From a publisher's point of view, Kay Redfield Jamison was a doubly attractive catch in that she is "a world authority" on the manic-depressive illness from which she suffers. While clambering up the greasy pole of academic advance-ment, she was also engaged in a life-and-death struggle with the very demons whose study she was mastering. Lurching from frenzied distraction to paralysing despair, she had to reconcile her professional certainty that manic depression was an illness - which could be controlled by medication - and her personal reluctance to treat it as such. Throughout her life she's been torn between the sometimes exhilarating contraries of illness and the tolerable yet deadened normalcy provided by lithium.
So far, so moving. But let us be quite clear: to suppose that Jamison's book is somehow entitled to whatever plaudits, concessions and sympathy are appropriate to the life it records is to succumb to chronic critical delusion.
As Styron noted, conveying the experience of madness brings language to the edge of inexpressibility. It is understandable, then, that in recounting periods of severe illness Jamison should write of "a pitiless, unrelenting pain that affords no window of hope... and no respite from the cold undercurrents of thoughts and feelings that dominate the horribly restless nights of despair." The problem with writing like this is that it deadens where it seeks to accentuate, becomes a form of hysterical rhetoric.
Similarly, there is only so much terribleness that words like "terrible" and "terribly" can convey. In terms of Jamison's stylistic antinomies, being ill is terribly terrible and being well is wonderfully wonderful. What Tennyson called "the cruel madness of love" is, not surprisingly, "wonderful and terrible".
In other words, it is not only in extremis that Jamison's language struggles to make its mark: it is pretty hard pressed to do justice to the quotidian. Perhaps all her academic tenure-mongering has taken its toll, for she often lapses into unconscious resume prose: "I have written extensively in medical and scientific journals..." It is natural to thank her husband for being "unbelievably wonderful" in the acknowledgements, but this alerts us to how much of the book is written in the style of the acknowledgements. Particularly intense moments call for a mix of acknowledgementese and resume-speak:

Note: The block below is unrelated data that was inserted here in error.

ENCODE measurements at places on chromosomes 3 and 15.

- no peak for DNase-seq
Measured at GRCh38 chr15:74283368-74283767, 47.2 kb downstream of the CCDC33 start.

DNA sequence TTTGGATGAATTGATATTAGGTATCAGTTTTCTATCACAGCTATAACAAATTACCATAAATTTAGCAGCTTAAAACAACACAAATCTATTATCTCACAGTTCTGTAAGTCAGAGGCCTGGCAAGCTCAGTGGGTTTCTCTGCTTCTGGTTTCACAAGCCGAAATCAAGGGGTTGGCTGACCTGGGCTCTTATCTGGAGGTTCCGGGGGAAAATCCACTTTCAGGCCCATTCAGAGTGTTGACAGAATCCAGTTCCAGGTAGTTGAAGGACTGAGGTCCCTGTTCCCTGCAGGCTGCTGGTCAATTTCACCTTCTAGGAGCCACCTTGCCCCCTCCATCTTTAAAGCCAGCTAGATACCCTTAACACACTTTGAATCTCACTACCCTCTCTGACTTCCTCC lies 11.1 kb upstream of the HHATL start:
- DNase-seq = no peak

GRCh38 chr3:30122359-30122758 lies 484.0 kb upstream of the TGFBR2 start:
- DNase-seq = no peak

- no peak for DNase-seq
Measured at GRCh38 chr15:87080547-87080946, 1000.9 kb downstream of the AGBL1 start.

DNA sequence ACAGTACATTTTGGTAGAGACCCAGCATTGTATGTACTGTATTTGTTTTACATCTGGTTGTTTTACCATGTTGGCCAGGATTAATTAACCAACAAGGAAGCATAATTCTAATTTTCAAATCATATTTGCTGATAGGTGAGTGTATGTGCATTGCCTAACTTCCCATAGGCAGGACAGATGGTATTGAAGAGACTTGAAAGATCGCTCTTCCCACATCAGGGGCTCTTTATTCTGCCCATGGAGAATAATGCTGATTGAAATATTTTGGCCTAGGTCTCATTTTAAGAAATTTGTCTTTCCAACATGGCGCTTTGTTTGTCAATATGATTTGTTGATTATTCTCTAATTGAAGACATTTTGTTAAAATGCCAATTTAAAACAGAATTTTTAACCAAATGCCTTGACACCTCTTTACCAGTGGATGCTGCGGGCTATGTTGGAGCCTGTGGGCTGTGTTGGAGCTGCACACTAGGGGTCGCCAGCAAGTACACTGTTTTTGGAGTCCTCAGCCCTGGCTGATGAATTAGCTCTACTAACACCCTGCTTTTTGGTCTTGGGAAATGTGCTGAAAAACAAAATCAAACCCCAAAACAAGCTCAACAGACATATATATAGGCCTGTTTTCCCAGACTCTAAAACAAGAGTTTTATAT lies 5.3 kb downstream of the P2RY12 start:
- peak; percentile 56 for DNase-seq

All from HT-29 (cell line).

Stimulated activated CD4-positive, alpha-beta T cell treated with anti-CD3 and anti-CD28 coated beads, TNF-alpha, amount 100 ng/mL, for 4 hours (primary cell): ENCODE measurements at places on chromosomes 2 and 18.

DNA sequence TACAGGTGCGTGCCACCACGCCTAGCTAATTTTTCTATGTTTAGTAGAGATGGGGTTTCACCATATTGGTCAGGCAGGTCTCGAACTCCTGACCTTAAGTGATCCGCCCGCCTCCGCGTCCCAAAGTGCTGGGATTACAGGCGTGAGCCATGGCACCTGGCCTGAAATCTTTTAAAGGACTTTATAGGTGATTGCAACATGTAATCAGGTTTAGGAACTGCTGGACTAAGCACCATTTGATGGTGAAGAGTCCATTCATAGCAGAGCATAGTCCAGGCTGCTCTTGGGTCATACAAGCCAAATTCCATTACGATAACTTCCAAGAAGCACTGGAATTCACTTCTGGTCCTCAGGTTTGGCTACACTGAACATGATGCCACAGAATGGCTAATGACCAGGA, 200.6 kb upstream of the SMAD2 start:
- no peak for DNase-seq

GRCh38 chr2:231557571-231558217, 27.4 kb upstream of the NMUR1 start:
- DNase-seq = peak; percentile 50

"Throughout the setting up and running of the clinic I was fortunate to have the support of the chairman of my department..."
Simultaneously breathless and anodyne, this style comes to a head when Jamison spends a year at Oxford. She finds her college "incredibly beautiful", her suite of rooms "lovely" and the dons "remarkably interesting." At Oxford, moreover, she can give free rein to her much professed love of music, poetry, literature and opera.
Jamison makes no bones about the fact that during her periods of mania and depression she makes intolerable demands on the people around her; by the time of her Oxford fellowship, I found myself wholly on the side of the less than wonderful doctor whom Jamison "seemed especially to annoy" even during her intervals of normality. If we're being utterly frank, Jamison's precious, self-exalting ideas of perfect evenings - "long dinners and fine wines", culminating in discussions of "literature and music over late-night coffee and port" - came pretty close to driving me mad.
I don't want to be unsympathetic, but can anyone have any feeling for writing and still express their most intense emotions in sentences beginning "To this day..."? "To this day I keep a large ceramic bumble bee in my office." "To this day I have neither reopened nor reread any of his letters." "To this day, I cannot hear that piece of music without feeling surrounded by the beautiful sadness of that evening." My favourite, though, is this flight of air-miles fancy: "Since that day, whenever possible, I fly British Airways." I mean, really.Reuse content